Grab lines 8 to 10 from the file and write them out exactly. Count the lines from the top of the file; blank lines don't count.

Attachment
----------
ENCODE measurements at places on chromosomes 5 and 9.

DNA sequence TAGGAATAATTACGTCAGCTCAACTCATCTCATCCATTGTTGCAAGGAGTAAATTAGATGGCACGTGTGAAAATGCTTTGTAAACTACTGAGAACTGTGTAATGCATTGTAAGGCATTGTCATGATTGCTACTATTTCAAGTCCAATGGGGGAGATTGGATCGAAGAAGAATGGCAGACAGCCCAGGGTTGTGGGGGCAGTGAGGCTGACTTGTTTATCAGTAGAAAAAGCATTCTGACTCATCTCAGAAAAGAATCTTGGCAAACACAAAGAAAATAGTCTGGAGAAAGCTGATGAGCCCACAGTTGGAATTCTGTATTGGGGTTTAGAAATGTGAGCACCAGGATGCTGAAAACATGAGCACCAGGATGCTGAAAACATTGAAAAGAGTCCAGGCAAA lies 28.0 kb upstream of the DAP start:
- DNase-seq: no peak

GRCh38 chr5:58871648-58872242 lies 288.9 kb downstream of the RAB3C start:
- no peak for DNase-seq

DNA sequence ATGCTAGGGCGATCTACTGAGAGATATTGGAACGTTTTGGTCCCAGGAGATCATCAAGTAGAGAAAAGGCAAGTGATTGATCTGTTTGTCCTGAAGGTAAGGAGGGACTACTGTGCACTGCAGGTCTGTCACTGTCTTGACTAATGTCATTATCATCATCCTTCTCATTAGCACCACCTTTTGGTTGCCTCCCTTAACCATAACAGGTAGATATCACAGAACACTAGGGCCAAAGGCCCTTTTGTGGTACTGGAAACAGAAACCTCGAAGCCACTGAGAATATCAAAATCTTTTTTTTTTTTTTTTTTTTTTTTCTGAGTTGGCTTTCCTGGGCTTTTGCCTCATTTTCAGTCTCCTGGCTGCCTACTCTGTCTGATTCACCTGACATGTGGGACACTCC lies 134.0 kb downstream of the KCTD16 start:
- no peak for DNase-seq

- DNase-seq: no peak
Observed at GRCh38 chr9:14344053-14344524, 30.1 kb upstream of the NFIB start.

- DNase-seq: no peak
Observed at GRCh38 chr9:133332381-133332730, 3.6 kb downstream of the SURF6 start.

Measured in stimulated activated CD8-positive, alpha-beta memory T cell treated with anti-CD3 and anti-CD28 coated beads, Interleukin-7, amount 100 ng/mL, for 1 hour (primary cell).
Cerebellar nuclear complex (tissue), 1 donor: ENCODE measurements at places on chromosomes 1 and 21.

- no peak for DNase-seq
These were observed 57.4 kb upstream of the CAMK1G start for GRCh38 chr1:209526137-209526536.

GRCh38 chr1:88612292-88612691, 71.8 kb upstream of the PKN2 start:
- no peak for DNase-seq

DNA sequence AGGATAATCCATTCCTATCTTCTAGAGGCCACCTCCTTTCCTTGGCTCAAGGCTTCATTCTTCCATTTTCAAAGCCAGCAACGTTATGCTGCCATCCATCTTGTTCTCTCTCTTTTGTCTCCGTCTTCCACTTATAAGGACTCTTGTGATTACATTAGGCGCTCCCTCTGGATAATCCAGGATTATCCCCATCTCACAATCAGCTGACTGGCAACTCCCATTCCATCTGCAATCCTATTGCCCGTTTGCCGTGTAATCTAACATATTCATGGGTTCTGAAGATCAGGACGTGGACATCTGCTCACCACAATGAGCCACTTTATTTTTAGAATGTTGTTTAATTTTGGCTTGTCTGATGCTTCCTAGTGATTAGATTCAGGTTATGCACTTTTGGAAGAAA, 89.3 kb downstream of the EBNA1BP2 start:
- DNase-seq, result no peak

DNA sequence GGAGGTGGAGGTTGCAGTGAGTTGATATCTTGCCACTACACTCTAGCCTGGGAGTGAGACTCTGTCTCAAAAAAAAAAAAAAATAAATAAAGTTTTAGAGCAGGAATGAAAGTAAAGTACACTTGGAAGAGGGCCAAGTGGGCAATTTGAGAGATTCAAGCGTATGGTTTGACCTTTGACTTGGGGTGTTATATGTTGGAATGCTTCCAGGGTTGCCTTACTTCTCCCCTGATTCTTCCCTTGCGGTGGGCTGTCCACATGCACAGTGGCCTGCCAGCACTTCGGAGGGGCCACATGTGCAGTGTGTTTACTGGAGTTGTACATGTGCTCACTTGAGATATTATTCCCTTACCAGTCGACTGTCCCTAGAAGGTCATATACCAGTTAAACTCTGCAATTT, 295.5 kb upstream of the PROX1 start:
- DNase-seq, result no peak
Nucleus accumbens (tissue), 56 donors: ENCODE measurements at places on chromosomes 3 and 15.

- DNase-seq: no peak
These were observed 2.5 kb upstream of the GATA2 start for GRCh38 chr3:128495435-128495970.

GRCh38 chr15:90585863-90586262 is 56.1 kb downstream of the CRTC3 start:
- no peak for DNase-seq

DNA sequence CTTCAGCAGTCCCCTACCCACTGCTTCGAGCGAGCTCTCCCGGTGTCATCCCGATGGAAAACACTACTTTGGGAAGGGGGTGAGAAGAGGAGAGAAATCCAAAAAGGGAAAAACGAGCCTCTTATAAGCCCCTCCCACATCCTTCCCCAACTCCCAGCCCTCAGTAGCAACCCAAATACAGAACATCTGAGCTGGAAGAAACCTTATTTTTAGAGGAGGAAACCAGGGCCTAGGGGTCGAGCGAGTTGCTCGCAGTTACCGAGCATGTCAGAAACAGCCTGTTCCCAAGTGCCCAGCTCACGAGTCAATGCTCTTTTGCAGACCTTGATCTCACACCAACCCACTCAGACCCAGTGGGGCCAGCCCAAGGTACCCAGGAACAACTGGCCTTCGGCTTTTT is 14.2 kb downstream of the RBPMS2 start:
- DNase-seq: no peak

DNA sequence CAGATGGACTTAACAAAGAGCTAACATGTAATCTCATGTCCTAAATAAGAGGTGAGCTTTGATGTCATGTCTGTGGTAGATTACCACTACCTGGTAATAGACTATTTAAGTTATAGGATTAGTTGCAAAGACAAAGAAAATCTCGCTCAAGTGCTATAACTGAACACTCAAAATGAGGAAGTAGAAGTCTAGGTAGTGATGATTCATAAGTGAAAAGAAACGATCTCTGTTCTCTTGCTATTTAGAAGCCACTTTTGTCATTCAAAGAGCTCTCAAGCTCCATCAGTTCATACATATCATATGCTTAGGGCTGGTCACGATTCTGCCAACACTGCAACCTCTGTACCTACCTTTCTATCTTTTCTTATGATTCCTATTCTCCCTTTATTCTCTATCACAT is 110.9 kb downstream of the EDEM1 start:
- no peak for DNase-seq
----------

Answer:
- DNase-seq: no peak
Observed at GRCh38 chr9:14344053-14344524, 30.1 kb upstream of the NFIB start.

- DNase-seq: no peak